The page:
Also, you damn betcha there’s no one in prison because they violated their state’s amendment defining marriage. No, gay people aren’t in prison; they just can’t get a marriage license like everyone else! Which is, I believe, why they’re citing the Fourteenth Amendment in their petitions to the Supreme Court. You know, that whole “equal protection under the law” thing?

Mr. Deace then cites instances of people losing their jobs for simply being Christians. In the case of the Atlanta fire chief, I find it interesting that the article cited didn’t reveal what Kelvin Cochran said in his book (that he admitted distributing to employees) that got him fired. Another article on the firing, however, does:

Among other things, he called homosexuality a “perversion,” compared it to bestiality and pedophilia, and said homosexual acts are “vile, vulgar and inappropriate.” 

In other words, Mr. Deace repeats the typical anti-gay-marriage whine: he wants proponents to have their free speech without consequences. If I substituted “miscegenation” for “homosexuality,” wrote that interracial sex is “vile, vulgar and inappropriate,” compared it to bestiality and pedophilia, and distributed a book stating such things to my employees, would Mr. Deace expect me to escape with my job intact?

By the way, promoting shit like this used to get gay people killed. I notice Mr. Deace says nothing about that.

He ends his column with this over-the-top paragraph:

Make no mistake, that is the end game here. To make religious people and institutions choose between following God, which the constitution protects, or following political correctness.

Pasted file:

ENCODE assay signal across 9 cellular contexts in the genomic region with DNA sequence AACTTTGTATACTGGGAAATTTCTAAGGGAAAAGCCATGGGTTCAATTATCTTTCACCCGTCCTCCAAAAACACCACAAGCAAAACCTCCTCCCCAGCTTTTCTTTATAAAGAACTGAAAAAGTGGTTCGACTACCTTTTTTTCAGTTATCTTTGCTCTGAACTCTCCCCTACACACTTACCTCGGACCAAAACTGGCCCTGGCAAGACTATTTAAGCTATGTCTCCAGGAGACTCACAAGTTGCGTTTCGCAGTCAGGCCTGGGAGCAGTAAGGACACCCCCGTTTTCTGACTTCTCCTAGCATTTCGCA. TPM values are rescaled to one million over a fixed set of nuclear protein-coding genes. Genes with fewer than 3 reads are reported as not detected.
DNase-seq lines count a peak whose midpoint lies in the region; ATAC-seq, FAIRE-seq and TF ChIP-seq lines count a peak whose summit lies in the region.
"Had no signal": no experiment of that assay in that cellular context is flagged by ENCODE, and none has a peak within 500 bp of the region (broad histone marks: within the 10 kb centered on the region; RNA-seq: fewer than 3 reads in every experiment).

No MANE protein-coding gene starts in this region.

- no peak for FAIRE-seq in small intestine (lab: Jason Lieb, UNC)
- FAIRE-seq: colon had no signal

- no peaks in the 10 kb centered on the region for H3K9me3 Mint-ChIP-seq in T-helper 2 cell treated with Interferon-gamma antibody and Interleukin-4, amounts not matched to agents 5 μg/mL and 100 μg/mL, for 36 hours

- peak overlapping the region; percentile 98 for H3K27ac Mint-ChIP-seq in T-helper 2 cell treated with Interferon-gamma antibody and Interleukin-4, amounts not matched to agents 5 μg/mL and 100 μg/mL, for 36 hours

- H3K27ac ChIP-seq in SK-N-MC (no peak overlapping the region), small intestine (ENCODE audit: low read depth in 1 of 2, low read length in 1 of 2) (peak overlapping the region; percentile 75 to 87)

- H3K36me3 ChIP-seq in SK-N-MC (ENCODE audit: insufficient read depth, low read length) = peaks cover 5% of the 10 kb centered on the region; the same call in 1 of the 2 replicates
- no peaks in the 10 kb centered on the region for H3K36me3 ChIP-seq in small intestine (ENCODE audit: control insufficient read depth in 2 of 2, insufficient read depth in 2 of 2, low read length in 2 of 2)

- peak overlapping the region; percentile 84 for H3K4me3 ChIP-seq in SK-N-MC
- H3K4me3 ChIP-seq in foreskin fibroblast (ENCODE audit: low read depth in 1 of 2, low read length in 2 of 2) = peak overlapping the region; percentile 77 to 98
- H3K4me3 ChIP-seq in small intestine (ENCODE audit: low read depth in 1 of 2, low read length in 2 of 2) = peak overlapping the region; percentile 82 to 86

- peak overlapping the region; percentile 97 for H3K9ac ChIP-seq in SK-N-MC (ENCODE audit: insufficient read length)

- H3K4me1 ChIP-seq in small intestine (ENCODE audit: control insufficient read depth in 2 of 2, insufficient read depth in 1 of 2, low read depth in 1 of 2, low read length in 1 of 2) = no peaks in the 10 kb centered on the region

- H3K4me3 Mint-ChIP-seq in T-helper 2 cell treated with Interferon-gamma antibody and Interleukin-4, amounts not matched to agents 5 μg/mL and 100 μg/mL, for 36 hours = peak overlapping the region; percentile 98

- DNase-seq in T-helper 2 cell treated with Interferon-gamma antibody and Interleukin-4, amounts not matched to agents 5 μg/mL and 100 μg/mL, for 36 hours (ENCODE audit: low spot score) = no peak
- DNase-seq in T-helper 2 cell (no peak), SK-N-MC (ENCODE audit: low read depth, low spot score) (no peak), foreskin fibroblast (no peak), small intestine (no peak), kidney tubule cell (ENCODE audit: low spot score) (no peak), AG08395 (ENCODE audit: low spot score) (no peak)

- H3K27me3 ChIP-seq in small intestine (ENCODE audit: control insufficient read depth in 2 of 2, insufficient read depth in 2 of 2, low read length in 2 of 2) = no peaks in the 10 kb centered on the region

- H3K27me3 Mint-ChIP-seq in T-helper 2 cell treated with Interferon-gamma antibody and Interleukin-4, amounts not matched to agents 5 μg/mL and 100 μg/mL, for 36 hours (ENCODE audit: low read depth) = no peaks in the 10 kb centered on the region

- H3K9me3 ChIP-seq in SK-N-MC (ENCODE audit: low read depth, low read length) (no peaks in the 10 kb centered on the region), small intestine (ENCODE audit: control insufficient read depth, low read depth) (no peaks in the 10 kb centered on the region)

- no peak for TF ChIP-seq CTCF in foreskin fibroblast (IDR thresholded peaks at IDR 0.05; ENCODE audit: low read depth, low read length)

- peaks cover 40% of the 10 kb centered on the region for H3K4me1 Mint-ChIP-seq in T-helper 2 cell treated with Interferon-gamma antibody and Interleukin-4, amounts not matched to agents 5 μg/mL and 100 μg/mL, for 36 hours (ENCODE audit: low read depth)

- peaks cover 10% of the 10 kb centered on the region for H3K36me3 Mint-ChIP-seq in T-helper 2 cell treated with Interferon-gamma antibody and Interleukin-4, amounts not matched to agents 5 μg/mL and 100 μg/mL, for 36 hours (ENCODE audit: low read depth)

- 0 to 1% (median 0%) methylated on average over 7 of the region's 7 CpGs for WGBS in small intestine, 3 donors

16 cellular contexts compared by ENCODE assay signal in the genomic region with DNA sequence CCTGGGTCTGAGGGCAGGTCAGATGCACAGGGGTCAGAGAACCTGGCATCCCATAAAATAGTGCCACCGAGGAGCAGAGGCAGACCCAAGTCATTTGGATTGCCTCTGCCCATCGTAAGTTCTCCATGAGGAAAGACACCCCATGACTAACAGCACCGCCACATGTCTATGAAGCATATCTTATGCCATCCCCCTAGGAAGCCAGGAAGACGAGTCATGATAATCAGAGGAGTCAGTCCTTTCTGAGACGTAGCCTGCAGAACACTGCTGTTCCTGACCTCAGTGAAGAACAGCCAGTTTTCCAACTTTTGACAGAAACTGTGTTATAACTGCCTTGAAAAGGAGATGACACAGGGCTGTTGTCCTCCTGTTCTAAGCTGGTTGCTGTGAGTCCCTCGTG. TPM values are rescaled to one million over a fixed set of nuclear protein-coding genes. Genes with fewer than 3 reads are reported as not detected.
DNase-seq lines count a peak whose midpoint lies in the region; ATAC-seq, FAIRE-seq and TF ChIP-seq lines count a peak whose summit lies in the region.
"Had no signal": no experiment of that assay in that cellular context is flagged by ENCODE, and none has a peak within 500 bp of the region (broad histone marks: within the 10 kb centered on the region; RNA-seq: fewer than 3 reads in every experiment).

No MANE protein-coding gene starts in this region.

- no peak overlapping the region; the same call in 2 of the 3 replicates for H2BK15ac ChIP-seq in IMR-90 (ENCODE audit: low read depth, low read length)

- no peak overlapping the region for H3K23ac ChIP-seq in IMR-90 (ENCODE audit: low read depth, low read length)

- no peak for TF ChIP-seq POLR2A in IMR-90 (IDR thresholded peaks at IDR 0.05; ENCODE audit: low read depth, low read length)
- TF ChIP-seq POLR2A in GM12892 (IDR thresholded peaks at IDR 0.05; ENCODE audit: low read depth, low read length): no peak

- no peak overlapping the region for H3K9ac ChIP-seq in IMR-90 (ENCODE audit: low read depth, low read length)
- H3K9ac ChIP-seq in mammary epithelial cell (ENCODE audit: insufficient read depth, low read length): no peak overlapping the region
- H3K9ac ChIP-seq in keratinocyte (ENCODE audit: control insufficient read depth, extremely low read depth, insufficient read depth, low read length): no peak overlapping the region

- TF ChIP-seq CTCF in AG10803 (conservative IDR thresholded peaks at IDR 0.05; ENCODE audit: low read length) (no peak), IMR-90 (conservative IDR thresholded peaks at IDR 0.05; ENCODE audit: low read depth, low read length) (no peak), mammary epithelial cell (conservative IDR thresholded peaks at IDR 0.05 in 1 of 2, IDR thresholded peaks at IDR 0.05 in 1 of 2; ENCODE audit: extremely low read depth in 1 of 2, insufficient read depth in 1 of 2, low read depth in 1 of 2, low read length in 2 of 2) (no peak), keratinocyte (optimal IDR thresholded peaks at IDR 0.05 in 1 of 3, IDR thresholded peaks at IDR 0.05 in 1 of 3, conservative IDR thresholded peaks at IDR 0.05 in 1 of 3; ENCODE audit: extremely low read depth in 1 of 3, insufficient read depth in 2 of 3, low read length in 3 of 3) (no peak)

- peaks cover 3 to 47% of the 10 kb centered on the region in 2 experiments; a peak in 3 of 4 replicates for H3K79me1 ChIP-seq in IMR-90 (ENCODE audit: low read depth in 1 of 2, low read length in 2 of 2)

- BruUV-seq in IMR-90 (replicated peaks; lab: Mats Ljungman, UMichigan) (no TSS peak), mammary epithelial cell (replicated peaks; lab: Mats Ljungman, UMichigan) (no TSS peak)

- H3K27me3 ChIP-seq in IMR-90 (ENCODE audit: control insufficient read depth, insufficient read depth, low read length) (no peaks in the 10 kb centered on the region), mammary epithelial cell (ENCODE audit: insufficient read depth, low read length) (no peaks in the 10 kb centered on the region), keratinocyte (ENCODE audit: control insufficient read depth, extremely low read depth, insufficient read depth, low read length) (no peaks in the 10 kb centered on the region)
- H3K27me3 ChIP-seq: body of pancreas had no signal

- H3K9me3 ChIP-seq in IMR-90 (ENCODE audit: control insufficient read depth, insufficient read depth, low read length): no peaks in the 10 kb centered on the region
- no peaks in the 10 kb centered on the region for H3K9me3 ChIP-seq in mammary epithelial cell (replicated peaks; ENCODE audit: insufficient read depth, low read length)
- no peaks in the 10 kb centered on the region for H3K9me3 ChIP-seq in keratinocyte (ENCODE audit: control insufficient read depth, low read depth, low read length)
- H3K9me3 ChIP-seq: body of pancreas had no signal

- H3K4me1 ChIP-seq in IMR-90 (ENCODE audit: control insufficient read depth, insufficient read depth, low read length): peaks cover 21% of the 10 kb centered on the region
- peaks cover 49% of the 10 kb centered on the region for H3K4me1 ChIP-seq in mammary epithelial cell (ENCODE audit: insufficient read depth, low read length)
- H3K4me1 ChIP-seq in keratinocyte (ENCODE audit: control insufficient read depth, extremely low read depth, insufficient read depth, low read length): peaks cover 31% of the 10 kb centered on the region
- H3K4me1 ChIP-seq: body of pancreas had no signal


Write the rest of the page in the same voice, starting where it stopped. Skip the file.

"Oh noes! If the Supreme Court strikes down laws disallowing same-sex marriage, I’ll have to divorce my wife and marry a man!"

Sorry, Steve. That won’t happen, and would be as much of an outrage as those anti-gay-marriage laws have always been. Nor would any church be required to marry a gay couple, and rightfully so. (He forgets to mention that many Christian congregations and pastors welcome the gay people in their midst, and would be delighted to marry them.)

He also does a little factual twisting, to put it mildly, in regards to the oaths Supreme Court justices swear:

Does freedom come from God, as every Supreme Court justice acknowledges when they swear their oaths of office to Him? 

This is hogwash. Here are the oaths Supreme Court justices take

"I, _________, do solemnly swear (or affirm) that I will support and defend the Constitution of the United States against all enemies, foreign and domestic; that I will bear true faith and allegiance to the same; that I take this obligation freely, without any mental reservation or purpose of evasion; and that I will well and faithfully discharge the duties of the office on which I am about to enter. So help me God." 

"I, _________, do solemnly swear (or affirm) that I will administer justice without respect to persons, and do equal right to the poor and to the rich, and that I will faithfully and impartially discharge and perform all the duties incumbent upon me as _________ under the Constitution and laws of the United States. So help me God." 

Is the word “freedom” in either one of those oaths (other than “taking this obligation freely,” which is not at all the same thing), much less linked to the closing “so help me God” words? In fact, both oaths speak of supporting, defending, discharging and performing the duties of the Constitution and the laws of the United States, not a Supreme Being or any religious text.

You know, that whole Fourteenth Amendment thing? And administering justice “without respect to persons, and do equal right to the poor and the rich”? That’s the heart of this case. As it should be.